We didn’t mind, though. It was great entertainment and it was fun leaving the house on a Saturday morning and taking the bus to the historic Carib Theatre in busy Crossroads, Kingston. Now, I didn’t know then I would one day become a historian, nor did I think I had ANY interest in history. If you asked me, I was up for a cliché romantic feature, and if you asked my brother, he was up for a cliché war movie. Sometimes it was hard to find common ground. The Sound of Music was the exception. Back then, the Carib Theatre would show The Sound of Music once a year (no, I was not around for its original release 😊 ) but because Jamaicans loved the movie, they would lay aside the new releases and show it. The Sound of Music we both liked – perhaps because it had both war and romance.
Why does my mind float to these things now? Well, it strikes me that this period we are in is like a state of war, World War Covid.
While when I was younger, I did not care for war movies, now I find myself devouring them—particularly WW2 movies. I watch them and I am carried away with the suspense in the story. When I am on the edge of my seat, I literally have to remind myself that I know how this story ends. After all, I know that the Allies won, the Nazis were defeated, the Holocaust survivors and other prisoners are rescued. ..I know all this yet, each time I watch these mostly based on real-life films, I feel as if I am right there with the characters—at war trying to survive by any means that I can. Their struggles are my struggles. Their sorrows are my sorrows. Their obstacles are my obstacles. Whatever small joys they are able to pluck out of tragedy are mine too.
So I appreciate tales of war now and this period we are in feels like wartime. Uncertainties, anxieties, death, illness, suspense, …and I hope –hope.
Now we don’t know exactly how this Covid Era ends, but one thing that history does reveal is a lot of endings. In this way, history may help ease our fears. This too will pass. It must pass as other things have. Slavery gave way to Abolition. Apartheid gave way to Nelson Mandela. We don’t know when. We don’t know how, but it will pass. At the end of the day, before eighteen months ago, how many of us had the 1918 flu top of mind?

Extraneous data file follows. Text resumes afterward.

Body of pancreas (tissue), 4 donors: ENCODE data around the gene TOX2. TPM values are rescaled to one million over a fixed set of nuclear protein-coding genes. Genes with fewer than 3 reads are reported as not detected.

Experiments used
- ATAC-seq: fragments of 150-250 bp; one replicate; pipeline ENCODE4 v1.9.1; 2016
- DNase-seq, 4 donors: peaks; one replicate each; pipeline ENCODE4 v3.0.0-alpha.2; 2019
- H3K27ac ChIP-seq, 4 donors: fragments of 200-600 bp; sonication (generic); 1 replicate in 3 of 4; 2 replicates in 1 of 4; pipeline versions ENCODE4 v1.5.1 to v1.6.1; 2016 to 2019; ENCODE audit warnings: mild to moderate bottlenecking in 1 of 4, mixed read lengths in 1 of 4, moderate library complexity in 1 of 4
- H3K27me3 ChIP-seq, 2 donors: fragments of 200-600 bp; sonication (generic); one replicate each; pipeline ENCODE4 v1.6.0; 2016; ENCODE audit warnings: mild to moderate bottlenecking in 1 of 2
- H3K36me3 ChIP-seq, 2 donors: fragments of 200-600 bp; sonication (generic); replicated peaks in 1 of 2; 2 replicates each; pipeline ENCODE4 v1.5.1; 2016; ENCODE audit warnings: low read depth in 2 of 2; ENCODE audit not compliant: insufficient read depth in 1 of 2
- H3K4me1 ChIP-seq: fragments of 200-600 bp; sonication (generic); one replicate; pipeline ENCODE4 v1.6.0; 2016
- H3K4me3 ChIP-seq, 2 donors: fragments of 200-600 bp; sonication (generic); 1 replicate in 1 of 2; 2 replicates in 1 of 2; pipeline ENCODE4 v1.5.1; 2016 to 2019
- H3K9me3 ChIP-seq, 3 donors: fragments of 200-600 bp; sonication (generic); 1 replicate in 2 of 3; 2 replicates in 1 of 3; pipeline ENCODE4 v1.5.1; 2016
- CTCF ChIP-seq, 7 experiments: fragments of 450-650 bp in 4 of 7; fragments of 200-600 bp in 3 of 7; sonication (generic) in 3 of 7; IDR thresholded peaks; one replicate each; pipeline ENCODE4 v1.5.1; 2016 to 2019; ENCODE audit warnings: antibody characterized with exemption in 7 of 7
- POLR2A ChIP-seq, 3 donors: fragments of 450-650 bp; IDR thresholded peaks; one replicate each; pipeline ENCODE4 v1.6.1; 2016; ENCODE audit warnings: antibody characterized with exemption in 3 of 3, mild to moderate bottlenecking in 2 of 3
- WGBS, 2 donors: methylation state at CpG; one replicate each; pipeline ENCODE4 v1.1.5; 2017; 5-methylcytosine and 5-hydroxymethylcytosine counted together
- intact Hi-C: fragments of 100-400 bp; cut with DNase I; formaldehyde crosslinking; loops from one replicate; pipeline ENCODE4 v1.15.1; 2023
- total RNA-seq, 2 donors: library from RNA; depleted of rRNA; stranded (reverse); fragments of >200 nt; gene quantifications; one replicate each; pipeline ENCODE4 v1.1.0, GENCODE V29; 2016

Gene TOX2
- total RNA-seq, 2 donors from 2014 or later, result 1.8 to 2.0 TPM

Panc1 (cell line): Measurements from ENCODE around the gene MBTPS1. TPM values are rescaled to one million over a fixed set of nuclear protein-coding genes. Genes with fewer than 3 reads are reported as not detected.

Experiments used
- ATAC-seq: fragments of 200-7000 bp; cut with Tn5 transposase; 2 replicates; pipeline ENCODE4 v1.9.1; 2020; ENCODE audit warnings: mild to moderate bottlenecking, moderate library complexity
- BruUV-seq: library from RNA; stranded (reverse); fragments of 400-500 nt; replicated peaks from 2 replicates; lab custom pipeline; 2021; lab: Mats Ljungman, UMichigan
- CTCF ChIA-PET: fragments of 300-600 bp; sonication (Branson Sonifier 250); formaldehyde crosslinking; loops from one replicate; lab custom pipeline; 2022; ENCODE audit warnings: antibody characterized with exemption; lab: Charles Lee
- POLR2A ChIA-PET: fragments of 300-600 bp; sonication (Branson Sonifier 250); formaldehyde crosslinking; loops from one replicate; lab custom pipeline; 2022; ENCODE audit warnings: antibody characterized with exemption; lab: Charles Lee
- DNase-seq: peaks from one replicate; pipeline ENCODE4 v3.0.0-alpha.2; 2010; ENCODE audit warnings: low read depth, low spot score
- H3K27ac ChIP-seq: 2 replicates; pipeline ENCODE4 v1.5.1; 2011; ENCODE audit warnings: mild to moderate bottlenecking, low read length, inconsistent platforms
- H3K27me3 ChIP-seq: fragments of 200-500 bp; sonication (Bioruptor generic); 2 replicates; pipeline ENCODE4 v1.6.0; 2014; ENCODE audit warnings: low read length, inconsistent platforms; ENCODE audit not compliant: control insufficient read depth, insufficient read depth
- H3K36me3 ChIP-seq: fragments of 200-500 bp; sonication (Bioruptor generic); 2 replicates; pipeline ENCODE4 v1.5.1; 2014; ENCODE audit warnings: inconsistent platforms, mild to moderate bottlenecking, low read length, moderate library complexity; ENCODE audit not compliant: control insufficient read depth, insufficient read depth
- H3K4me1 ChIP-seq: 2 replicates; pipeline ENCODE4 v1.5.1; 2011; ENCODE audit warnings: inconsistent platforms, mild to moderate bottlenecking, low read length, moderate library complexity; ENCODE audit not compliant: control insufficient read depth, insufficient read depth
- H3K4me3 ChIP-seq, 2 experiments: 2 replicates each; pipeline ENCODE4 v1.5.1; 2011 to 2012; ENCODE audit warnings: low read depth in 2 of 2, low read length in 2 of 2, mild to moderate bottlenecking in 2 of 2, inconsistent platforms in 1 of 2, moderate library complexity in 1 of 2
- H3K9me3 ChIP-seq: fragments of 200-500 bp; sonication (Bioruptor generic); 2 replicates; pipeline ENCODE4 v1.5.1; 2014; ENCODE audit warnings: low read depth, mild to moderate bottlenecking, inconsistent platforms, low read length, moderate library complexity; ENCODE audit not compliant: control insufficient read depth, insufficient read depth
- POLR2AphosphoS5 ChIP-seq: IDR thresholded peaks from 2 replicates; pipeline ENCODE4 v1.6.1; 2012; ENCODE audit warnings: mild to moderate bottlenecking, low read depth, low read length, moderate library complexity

Make no mistake, I hate war. I prefer peaceful solutions. War is not glamourous. It is not romantic. It is treacherous. It is ugly. Carefully curated lives snuffed out in seconds. Someone’s daughter or son. Someone’s husband or wife. Futures cut short and survivors who survive but whose physical and sometimes mental injuries remain.
That notwithstanding, though I don’t love war, there are many things I have learned from a good war movie and from real-life tales about war. It always seems in some strange way to be a clarifying time. When life and death are in the balance, some people find their calling. Some find God. Some place more value on their relationships, perhaps because they see the fragility of life up close; for others, it is their priorities that change for the better; still others just appreciate the little things they took for granted.
Above all, every good war movie has that hero or heroine that never gives up. They are never defeated. Even after the enemy has just thrown a grenade on their getaway bridge ….there MUST be a way out of this calamity, and sure enough, they find it. They persevere.
So that is perhaps where I am today. I am trying to persevere and feel like encouraging the same. Encouraging myself and all of us to pull light out of darkness wherever we can. To keep going, as Harriet Tubman used to say to those following her to freedom land, and never to give up, no matter how tempting it may be to do so.
We are not defeated.
Anne C. Bailey
Author of Scars Carried Inside, Forthcoming UNC Press
This post is dedicated to soldiers and heroes who have served and/or are currently serving in the US Armed forces.
And if you have a favorite movie along these lines, please feel free to share.
You are welcome to the opening of THE HARRIET TUBMAN CENTER FOR FREEDOM AND EQUITY: